Graduates of Perlina continue their education in other English-speaking elite private schools in the city, including the American/International school and the British school. However, the Markoviches are looking for a second building so that they can extend Perlina into a full 11- grade school.[120] Aware that general studies curricula in most Jewish day schools in Ukraine are considered inferior, they are eager to prove that a Jewish day school can provide programs of high quality in both secular and religious studies.

 

73 For the second consecutive year, the writer was denied access to the ORT school, a lyceum that enrolls several hundred youngsters in grades five through11. Scheduling problems were cited on each occasion.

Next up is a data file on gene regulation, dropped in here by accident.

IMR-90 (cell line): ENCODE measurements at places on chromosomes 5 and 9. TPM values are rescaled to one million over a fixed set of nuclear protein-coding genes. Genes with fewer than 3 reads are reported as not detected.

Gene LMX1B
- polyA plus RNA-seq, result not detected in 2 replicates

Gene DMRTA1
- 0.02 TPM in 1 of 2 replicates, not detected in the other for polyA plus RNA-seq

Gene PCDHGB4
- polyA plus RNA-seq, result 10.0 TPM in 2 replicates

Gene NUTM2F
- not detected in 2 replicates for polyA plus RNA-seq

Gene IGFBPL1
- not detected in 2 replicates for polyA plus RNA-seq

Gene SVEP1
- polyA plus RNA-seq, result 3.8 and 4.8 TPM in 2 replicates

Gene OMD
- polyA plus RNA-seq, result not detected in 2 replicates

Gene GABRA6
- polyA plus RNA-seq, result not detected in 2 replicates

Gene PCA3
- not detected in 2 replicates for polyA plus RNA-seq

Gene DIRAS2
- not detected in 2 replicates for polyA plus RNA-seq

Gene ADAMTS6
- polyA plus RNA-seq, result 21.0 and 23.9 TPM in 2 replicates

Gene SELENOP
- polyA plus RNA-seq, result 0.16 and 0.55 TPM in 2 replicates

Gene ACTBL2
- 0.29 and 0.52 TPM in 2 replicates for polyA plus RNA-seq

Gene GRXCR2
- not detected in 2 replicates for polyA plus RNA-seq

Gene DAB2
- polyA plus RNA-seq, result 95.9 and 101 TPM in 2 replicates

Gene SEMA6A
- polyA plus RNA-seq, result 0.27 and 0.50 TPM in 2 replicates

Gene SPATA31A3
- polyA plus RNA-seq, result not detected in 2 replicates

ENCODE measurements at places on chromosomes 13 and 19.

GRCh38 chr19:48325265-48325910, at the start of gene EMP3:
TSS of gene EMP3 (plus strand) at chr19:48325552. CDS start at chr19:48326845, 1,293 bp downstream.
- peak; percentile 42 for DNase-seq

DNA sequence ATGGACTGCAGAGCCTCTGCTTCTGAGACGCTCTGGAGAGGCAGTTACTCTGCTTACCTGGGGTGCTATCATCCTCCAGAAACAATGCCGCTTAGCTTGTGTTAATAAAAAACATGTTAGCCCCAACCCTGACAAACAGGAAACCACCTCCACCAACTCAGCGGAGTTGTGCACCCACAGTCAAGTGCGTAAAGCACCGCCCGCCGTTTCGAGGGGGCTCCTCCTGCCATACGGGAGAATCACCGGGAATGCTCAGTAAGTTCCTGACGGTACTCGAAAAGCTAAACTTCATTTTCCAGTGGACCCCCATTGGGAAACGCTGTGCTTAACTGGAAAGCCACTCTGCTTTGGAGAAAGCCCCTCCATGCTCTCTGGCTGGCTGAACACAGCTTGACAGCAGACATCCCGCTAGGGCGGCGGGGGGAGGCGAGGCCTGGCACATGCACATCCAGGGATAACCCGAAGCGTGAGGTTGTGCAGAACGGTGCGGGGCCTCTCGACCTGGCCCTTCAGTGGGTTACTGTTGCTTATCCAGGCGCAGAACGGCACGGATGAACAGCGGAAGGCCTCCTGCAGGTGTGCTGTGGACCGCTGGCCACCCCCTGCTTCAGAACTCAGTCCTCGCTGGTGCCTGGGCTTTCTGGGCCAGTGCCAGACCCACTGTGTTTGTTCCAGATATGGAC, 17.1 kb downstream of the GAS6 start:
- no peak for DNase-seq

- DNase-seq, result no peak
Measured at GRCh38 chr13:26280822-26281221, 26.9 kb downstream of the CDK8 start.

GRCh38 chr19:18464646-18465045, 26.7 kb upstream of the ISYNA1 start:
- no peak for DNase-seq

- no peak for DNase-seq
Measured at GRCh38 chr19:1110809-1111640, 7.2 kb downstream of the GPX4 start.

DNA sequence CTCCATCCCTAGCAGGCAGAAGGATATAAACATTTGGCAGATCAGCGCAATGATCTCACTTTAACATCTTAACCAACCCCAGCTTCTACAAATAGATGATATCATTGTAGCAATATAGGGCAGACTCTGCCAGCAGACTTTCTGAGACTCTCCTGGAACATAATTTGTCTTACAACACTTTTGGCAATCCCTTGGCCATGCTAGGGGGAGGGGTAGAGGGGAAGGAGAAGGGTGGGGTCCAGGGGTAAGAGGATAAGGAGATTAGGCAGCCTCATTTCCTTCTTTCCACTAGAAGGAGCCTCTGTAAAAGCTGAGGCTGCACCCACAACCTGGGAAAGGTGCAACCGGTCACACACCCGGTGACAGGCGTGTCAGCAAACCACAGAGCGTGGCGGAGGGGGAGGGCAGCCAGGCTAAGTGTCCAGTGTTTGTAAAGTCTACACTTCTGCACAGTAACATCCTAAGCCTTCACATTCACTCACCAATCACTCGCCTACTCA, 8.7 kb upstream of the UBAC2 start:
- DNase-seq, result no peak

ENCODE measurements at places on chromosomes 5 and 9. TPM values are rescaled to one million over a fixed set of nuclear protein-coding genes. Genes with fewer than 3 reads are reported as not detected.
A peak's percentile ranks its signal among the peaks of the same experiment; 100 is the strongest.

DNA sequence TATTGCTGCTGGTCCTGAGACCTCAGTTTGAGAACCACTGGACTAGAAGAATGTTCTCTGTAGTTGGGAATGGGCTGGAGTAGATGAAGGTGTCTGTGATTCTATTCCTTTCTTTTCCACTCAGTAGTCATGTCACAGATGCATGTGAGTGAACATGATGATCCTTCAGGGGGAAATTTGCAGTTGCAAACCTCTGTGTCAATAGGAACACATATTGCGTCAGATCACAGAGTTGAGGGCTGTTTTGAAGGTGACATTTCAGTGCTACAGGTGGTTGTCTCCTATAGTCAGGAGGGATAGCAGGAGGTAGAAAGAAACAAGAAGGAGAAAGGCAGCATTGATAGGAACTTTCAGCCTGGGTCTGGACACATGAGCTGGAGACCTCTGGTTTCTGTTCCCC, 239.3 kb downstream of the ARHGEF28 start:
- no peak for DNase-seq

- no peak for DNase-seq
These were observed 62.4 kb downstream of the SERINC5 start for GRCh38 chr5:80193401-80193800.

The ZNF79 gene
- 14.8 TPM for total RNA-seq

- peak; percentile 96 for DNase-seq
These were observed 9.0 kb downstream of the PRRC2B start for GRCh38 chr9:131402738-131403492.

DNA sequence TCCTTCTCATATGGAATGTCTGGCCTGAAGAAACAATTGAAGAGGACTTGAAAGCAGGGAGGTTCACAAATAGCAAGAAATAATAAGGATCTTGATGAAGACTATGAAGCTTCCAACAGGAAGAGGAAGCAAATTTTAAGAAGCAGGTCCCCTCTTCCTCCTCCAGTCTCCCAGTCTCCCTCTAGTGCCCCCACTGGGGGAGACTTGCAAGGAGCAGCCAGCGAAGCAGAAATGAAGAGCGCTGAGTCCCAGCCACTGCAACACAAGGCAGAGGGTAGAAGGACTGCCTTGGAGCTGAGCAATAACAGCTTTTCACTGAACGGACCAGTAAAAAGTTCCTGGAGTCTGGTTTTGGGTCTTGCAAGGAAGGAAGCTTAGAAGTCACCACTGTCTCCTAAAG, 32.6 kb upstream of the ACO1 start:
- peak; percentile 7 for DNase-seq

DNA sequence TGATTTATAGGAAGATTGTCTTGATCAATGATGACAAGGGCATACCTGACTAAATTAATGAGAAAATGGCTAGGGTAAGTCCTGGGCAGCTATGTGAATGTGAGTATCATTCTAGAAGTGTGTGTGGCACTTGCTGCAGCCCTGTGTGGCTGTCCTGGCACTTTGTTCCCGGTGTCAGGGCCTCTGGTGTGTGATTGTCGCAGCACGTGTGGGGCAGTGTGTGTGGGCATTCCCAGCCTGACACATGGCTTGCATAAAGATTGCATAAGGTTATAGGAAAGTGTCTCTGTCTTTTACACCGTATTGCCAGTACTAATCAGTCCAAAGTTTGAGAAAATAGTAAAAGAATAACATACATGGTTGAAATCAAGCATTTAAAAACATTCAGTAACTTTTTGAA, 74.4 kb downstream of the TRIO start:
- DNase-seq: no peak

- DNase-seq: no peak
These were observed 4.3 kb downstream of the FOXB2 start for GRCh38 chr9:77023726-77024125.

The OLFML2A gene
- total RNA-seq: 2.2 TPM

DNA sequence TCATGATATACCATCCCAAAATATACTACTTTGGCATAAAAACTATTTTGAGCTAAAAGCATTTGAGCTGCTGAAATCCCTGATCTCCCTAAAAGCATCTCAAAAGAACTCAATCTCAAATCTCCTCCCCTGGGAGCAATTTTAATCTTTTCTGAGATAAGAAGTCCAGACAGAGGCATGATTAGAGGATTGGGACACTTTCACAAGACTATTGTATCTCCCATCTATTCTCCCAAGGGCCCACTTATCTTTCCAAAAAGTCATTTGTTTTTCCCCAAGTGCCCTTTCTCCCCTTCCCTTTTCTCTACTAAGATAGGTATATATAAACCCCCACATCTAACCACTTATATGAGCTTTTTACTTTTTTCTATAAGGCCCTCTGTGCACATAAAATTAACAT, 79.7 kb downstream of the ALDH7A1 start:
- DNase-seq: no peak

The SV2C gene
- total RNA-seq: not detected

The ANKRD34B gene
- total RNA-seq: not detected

74. The writer was unable to visit the Mitzvah school, a small school that probably enrolls fewer than 100 children in preschool and elementary grades. Mitzvah operates under the auspices of Chabad Rabbi Moshe Reuven Asman.

 

 

 

75. Rabbi Yonatan and Mrs. Ina Markovich, who operate the Perlina school, opened a school for autistic children in Kyiv in 2010. Known as Дитина з майбутнім (Ukr.; Children with a Future), the school is housed in a renovated two-story building previously used as a preschool. Enrollment at the school now stands at 32 youngsters between the ages of two and seven, which is full capacity for the current building. Tuition is very costly; all families pay something, but only a few pay the full fee. The majority are supported by a scholarship fund.